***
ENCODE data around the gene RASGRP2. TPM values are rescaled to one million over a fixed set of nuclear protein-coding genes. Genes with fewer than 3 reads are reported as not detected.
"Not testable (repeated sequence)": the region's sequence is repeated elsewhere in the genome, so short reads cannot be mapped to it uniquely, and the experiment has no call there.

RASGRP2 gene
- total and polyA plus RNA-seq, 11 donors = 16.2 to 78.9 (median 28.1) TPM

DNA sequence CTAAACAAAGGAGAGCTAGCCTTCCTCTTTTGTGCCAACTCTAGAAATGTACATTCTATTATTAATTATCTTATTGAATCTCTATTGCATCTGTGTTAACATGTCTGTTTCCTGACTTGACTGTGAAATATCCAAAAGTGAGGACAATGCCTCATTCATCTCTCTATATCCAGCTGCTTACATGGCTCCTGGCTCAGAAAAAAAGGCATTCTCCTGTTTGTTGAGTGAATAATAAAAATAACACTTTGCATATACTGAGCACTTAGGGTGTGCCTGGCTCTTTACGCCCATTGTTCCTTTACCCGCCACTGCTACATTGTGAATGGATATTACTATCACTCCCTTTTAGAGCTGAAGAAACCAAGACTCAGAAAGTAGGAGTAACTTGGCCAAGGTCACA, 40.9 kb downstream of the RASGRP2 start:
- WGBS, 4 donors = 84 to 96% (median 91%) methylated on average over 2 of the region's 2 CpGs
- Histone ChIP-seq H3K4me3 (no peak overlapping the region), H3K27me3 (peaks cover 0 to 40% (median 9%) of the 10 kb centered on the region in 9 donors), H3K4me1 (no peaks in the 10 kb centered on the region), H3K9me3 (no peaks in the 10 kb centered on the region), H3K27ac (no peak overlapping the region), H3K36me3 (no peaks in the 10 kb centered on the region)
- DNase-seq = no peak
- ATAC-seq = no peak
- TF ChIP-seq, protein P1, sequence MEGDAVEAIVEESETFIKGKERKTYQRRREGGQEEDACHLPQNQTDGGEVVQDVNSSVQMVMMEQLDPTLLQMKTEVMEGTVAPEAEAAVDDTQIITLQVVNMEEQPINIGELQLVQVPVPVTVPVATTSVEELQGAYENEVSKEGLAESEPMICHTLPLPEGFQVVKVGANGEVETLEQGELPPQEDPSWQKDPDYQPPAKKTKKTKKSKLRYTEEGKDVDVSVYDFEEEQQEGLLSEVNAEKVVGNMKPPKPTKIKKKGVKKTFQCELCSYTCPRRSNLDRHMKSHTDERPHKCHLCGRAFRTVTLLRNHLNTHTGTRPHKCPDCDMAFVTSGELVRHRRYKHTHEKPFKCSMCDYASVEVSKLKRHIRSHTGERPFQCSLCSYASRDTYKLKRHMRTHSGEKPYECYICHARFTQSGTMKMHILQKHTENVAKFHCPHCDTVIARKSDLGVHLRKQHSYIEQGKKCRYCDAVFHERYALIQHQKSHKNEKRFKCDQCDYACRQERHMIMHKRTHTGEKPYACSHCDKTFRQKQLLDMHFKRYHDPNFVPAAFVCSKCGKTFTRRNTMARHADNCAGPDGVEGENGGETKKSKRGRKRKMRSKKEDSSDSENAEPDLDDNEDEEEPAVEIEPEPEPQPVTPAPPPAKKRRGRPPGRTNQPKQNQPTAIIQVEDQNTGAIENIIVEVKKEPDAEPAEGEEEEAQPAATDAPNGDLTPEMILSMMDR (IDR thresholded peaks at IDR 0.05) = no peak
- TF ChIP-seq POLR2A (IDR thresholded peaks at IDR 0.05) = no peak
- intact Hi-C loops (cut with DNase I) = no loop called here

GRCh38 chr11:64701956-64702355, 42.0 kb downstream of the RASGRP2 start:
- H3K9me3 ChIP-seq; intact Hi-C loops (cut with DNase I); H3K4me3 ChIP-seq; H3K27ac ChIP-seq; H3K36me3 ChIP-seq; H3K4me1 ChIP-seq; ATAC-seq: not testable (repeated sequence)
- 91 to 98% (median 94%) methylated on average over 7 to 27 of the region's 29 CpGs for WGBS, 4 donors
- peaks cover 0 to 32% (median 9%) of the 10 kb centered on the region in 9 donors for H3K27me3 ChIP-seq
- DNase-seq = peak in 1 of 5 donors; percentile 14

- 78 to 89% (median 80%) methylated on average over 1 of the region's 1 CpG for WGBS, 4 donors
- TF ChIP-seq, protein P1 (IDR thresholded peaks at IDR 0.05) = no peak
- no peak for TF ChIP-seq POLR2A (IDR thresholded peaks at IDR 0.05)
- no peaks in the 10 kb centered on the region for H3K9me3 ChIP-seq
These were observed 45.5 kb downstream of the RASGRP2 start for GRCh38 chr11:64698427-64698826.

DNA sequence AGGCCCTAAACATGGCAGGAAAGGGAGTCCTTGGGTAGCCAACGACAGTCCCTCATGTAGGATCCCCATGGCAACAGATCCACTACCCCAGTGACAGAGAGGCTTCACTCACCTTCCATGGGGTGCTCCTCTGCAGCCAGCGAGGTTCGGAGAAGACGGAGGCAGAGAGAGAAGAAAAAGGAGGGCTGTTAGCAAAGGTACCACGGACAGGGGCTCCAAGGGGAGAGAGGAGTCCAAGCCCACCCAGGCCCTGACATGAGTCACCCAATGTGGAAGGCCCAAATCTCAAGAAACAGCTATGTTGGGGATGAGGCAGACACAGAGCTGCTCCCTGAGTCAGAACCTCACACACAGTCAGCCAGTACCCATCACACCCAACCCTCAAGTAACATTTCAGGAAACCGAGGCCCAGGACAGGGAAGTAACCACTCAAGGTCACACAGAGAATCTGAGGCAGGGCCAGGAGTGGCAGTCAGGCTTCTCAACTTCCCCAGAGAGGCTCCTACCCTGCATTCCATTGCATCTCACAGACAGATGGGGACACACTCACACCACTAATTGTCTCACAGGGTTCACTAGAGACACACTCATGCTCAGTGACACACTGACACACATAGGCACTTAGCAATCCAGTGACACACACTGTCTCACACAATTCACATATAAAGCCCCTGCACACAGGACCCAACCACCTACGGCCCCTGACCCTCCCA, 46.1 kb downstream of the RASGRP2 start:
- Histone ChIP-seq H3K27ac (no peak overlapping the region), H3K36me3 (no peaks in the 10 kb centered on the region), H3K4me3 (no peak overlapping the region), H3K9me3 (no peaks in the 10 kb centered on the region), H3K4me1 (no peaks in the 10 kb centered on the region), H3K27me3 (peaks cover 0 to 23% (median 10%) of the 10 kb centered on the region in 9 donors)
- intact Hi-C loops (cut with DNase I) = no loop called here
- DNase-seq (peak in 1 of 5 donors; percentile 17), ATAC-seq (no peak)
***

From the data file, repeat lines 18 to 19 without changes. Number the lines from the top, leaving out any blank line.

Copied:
- 78 to 89% (median 80%) methylated on average over 1 of the region's 1 CpG for WGBS, 4 donors
- TF ChIP-seq, protein P1 (IDR thresholded peaks at IDR 0.05) = no peak